We have a really great view from our living room window.
Maybe it’s not quite as breathtaking as some, but I’ve never had a great view before. Every building I’ve lived in was directly across from another, equally large building. It’s hard to get excited about looking out of the window when it feels like you’re staring at what could be the rear of your own house.
The library’s just below, but off to the left you can see the Firth of Tay stretching out. I’ve never been able to see a large body of water from my window either, despite living most of my life in coastal towns. At night, you can see the little lights of Newport-on-Tay and Wormit on the other side, all the way down to Newburgh. All these settlements dotted along the coast. I can almost imagine I’m in the age of feudalism.
Once or twice, the whole firth has been smothered in fog as it moves out of Dundee on its way south. The sky is a constant surprise, shifting from bright blue to deep orange. The moon arcs its way across the heavens, and if the weather is clear, it will light up the water, turning it from dark ink to pale milk while solitary clouds are brought into sharp relief among the stars.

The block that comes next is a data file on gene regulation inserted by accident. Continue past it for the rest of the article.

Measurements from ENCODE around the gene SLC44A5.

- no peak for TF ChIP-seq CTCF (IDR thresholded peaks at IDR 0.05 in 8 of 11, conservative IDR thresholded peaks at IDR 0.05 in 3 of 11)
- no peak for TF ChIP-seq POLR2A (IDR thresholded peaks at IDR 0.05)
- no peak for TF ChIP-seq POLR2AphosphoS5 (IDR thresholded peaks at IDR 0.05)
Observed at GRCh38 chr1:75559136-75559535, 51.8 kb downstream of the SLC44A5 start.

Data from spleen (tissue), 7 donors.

It’s difficult, however, for you to truly appreciate the view from our flat. I could describe it at length, racking my brain for whatever clumsy similes are rattling around in there. That’s just a description, though, and what you imagine will necessarily be quite unlike the reality.
I could take a picture, but I lack appropriate equipment, and I’m no photographer anyway. Besides, photographs never really capture what something looks like to the human eye: they capture what the photographer wants to communicate, and the spectre of Photoshop looms over all.
I could paint it, but even if I managed to replicate even a tenth of its quiet, shifting beauty, you’re more likely to say “hey, that’s a great picture, I didn’t know you could paint, you could sell that” than “it’s almost like I’m there.”
That’s really the problem, isn’t it? I don’t want to communicate my view to you; I want you to see it, the way I do when I’m alone at night. I want you to be here with me, to sit on the balcony and watch the sky above us turn. I want you to feel the chill, and when the road noise stops for a brief moment, to feel like you’re miles away from the city. I don’t want to give you some crude facsimile so that you might try to get a sense of it. I want you to sense it.
That, unfortunately, is a metaphysical impossibility, but I think one of the beautiful things about humanity is that people are capable of trusting that you are being honest in your passion.